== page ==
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The Sustainable Jobs Blueprint positions workers to lead in clean energy economy

Spire Landing, Passive House rental apartment building, under construction at Fraser Street and East 57th Avenue in Vancouver. Photo: Stephen Hui, Pembina Institute.

The Canadian Sustainable Jobs Act (Bill C-50) is a critical piece of climate legislation that will give workers, communities and industry certainty about the clean energy future. But it’s just the start of the work Canada needs to do to create good, sustainable jobs for workers and to ensure Canada can grasp the opportunities presented by the global transition toward a clean energy economy.

Countries around the world are racing to secure their place in a net-zero future, while addressing the human and financial realities of climate change. Dependence on global markets and external demand for goods means that the energy and resource sector are subject to extreme volatility when shifts in the global market occur. For example, projected declines in global demand for oil beginning in 2030 will likely result in a more globally competitive oil market where the least costly, least carbon-intensive producers will remain most successful. Given that Canada produces some of the most expensive, emissions intensive oil when compared against leading world producers, we can expect changes to occur in the sector due to decreased demand if it does not adapt.

This legislation, along with Clean Electricity Regulations, the cap on emissions from the oil and gas sector, and a continuing strong carbon tax structure, will give industry the certainty it needs to commit to decarbonization, and send a signal that from here forward, workers will be provided a seat at the table.

Once the Bill is passed, the real work will begin. It will be time to invest in workers so they can take full advantage of the opportunities the clean energy economy will present. That means putting supports in place to grow decent jobs in new and transitioning sectors. Canada needs to ensure that workers and communities have the resources and supports they need to take advantage of these new opportunities.

Over 82 per cent of Albertans say the provincial government should take an active role in planning for future job opportunities for energy workers.

We have been working with the Canadian Labour Congress on the second installment of our Sustainable Jobs Blueprint series. It highlights the actions, investments, and leadership that the Government of Canada needs to demonstrate to support workers and stay competitive with the U.S. and Europe. It also finds these actions span several policy areas and jurisdictions, and that provinces and territories have a significant role to play.

Recognizing that labour needs to be at the centre of our climate plans, we’ve consulted with workers in sectors that may be impacted by the energy transition, as well as union representatives and other experts. We captured their concerns and needs for the energy transition. We also conducted a modelling exercise to test the potential impacts that different government interventions would have on the labour force and economy in a clean energy future.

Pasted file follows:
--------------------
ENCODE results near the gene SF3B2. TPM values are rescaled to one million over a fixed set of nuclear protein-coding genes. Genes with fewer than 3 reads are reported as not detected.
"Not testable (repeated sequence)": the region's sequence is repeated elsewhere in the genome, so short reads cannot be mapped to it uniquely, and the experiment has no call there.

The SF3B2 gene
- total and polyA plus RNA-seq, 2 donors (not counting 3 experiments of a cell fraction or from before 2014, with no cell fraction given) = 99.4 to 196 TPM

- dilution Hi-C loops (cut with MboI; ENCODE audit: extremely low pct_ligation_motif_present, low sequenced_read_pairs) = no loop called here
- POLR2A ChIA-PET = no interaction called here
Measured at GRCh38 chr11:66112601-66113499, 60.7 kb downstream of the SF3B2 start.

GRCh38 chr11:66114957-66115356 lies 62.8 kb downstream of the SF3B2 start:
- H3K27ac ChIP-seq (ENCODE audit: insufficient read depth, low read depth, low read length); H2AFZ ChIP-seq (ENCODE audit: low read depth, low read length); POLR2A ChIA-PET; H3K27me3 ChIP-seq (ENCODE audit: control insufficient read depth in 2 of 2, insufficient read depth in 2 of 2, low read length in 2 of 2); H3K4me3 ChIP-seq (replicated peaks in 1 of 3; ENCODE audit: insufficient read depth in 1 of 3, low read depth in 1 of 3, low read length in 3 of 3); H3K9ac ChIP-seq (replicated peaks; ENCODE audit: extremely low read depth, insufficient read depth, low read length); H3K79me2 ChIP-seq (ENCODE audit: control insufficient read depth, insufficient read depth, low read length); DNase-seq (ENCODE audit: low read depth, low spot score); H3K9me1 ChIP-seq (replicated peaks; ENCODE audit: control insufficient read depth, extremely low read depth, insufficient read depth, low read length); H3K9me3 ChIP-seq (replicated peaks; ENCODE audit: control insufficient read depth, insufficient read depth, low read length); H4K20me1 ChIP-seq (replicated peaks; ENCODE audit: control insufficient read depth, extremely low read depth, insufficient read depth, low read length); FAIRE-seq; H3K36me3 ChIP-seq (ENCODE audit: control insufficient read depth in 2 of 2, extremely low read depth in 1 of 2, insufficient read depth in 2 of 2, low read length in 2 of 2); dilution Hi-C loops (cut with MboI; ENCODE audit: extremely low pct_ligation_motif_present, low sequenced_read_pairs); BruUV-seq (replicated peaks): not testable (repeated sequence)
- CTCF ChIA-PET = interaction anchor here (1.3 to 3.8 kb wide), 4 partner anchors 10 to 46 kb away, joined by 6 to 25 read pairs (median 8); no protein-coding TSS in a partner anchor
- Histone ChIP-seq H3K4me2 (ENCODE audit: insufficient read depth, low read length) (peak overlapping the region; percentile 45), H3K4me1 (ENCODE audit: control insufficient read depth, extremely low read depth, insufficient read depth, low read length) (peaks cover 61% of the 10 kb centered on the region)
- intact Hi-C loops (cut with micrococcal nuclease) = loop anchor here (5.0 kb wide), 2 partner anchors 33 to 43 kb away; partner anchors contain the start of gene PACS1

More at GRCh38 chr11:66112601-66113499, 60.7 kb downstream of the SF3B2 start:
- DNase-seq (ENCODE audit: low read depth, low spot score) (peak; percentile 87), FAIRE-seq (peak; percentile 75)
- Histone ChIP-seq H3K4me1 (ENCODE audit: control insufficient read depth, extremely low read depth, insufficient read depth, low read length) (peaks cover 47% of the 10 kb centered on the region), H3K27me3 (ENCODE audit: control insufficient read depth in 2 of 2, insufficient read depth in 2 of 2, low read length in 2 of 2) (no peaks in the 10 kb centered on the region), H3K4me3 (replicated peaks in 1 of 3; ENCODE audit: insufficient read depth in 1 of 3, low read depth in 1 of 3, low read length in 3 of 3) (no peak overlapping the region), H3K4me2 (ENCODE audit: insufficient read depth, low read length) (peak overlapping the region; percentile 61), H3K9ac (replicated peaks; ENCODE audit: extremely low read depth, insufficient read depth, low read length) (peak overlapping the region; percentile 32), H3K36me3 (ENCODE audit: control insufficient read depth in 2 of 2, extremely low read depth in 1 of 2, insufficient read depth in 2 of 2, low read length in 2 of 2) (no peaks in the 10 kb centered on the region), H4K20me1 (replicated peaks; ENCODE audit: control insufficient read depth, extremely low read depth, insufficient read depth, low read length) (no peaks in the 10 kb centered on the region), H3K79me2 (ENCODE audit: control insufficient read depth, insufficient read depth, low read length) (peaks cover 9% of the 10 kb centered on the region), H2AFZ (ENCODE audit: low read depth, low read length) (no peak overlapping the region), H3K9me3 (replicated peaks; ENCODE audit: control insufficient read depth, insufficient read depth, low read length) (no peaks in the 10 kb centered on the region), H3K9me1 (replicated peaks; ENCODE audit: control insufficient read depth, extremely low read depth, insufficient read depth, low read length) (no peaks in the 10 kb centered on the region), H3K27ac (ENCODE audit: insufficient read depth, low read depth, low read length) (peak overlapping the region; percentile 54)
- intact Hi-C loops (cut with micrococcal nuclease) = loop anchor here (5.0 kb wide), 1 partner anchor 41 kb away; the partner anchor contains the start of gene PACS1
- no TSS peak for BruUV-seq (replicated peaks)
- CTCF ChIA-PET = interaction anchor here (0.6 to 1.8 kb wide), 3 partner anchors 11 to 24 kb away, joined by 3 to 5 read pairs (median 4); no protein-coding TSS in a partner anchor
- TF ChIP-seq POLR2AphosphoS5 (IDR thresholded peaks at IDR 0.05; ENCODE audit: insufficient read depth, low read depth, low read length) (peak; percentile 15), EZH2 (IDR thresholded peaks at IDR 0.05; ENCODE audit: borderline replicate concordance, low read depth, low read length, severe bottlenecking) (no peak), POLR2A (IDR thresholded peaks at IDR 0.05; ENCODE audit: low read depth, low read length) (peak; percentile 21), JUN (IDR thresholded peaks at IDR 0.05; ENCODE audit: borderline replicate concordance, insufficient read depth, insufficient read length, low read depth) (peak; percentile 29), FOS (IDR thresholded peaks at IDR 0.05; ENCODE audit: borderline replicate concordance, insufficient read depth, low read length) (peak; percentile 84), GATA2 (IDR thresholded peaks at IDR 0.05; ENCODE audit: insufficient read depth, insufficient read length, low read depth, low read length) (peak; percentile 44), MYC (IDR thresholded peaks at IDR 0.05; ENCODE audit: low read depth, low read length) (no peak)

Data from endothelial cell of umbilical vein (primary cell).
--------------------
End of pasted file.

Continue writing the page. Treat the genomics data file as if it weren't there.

With this modeling and research, coupled with stakeholder input, we have created a blueprint for how the Government of Canada can empower workers while ensuring the net-zero economy has the skilled labour it needs to thrive and compete in a rapidly changing world.

While the first report outlined the steps necessary to develop a robust governance structure that brings industry, workers and communities together to steer policy and planning decisions and create a thriving energy workforce in the near and long term, this second report highlights the actions and investments that must follow when the Bill becomes law.

Our modeling suggests the clean energy economy has the potential to create significant opportunities for Canadians if governments invest in supporting workers through the transition. There could be as many as two million direct and indirect clean economy jobs in 2050. Training and financial supports will lower unemployment and increase wages in the most affected sections of the economy. And if policies like enhanced EI, training subsidies and investments in affected regions are put into place, Canada’s GDP could increase by $7 billion in 2050 compared to scenarios where these interventions are not implemented.

We also know that workers in exposed industries are more likely to support the path to net-zero if they are confident that there is a plan in place to support them. Our interviews with workers showed clear support for labour and economic policies designed to help them through transition. They want to see their incomes and pensions protected, to stay in their communities, and to have their unions at the table with decisionmakers when determining their futures.

All of this is possible but only if government invests ambitiously in that future.

To learn more, read the first and second reports in our Sustainable Jobs Blueprint series.

Megan Gordon
Megan Gordon
  Megan Gordon is a senior analyst for the Pembina Institute's Equitable Transition team. Megan is passionate about people-centered climate policy and supporting workers and communities in a rapidly changing world.
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